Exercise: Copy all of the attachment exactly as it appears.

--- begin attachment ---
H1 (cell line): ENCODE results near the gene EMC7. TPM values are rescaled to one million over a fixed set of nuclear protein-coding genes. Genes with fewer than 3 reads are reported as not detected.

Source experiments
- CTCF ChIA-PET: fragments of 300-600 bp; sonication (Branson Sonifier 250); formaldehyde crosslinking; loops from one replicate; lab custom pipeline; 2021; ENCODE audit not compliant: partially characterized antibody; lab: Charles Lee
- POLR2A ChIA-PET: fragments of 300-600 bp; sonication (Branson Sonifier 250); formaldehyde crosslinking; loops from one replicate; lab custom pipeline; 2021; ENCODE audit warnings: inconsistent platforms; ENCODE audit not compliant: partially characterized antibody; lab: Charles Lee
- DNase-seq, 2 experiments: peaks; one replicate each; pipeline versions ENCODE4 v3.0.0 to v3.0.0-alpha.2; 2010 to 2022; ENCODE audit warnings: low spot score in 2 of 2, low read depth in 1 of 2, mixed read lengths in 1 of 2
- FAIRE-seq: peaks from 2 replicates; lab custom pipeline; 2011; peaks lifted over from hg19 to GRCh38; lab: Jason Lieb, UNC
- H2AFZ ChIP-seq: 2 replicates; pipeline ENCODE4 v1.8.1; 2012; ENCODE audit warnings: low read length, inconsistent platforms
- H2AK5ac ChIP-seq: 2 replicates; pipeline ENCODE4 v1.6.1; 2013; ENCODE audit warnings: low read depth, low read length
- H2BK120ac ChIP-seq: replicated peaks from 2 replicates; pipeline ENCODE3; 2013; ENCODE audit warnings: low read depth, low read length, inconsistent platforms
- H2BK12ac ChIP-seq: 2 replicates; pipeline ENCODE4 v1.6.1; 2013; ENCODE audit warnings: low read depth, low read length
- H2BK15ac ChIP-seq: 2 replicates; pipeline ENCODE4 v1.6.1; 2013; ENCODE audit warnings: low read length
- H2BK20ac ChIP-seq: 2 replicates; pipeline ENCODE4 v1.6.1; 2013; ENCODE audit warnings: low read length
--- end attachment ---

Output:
H1 (cell line): ENCODE results near the gene EMC7. TPM values are rescaled to one million over a fixed set of nuclear protein-coding genes. Genes with fewer than 3 reads are reported as not detected.

Source experiments
- CTCF ChIA-PET: fragments of 300-600 bp; sonication (Branson Sonifier 250); formaldehyde crosslinking; loops from one replicate; lab custom pipeline; 2021; ENCODE audit not compliant: partially characterized antibody; lab: Charles Lee
- POLR2A ChIA-PET: fragments of 300-600 bp; sonication (Branson Sonifier 250); formaldehyde crosslinking; loops from one replicate; lab custom pipeline; 2021; ENCODE audit warnings: inconsistent platforms; ENCODE audit not compliant: partially characterized antibody; lab: Charles Lee
- DNase-seq, 2 experiments: peaks; one replicate each; pipeline versions ENCODE4 v3.0.0 to v3.0.0-alpha.2; 2010 to 2022; ENCODE audit warnings: low spot score in 2 of 2, low read depth in 1 of 2, mixed read lengths in 1 of 2
- FAIRE-seq: peaks from 2 replicates; lab custom pipeline; 2011; peaks lifted over from hg19 to GRCh38; lab: Jason Lieb, UNC
- H2AFZ ChIP-seq: 2 replicates; pipeline ENCODE4 v1.8.1; 2012; ENCODE audit warnings: low read length, inconsistent platforms
- H2AK5ac ChIP-seq: 2 replicates; pipeline ENCODE4 v1.6.1; 2013; ENCODE audit warnings: low read depth, low read length
- H2BK120ac ChIP-seq: replicated peaks from 2 replicates; pipeline ENCODE3; 2013; ENCODE audit warnings: low read depth, low read length, inconsistent platforms
- H2BK12ac ChIP-seq: 2 replicates; pipeline ENCODE4 v1.6.1; 2013; ENCODE audit warnings: low read depth, low read length
- H2BK15ac ChIP-seq: 2 replicates; pipeline ENCODE4 v1.6.1; 2013; ENCODE audit warnings: low read length
- H2BK20ac ChIP-seq: 2 replicates; pipeline ENCODE4 v1.6.1; 2013; ENCODE audit warnings: low read length